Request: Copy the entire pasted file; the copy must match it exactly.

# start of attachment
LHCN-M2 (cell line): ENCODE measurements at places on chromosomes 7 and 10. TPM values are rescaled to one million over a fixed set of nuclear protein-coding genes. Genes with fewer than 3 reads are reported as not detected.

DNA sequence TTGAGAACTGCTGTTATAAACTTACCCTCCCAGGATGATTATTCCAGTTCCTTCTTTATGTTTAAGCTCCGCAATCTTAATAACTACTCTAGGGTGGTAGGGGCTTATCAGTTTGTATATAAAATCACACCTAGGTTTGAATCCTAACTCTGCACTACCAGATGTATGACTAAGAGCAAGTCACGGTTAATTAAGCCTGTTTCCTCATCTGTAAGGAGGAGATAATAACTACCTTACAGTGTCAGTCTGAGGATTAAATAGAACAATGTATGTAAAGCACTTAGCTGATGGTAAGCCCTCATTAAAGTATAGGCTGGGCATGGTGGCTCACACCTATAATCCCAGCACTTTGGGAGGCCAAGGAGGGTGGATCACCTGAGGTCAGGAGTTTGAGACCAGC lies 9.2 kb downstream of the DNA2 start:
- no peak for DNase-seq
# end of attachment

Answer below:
LHCN-M2 (cell line): ENCODE measurements at places on chromosomes 7 and 10. TPM values are rescaled to one million over a fixed set of nuclear protein-coding genes. Genes with fewer than 3 reads are reported as not detected.

DNA sequence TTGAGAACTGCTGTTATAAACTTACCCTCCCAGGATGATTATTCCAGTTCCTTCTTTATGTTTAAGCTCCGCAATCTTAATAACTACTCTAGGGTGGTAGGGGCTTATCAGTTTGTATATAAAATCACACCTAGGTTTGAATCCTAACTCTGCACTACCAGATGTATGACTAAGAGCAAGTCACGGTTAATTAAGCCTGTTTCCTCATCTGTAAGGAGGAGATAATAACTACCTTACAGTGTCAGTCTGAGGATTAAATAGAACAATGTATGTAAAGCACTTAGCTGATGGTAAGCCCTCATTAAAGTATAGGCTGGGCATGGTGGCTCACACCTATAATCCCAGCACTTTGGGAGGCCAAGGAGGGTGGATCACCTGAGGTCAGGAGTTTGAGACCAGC lies 9.2 kb downstream of the DNA2 start:
- no peak for DNase-seq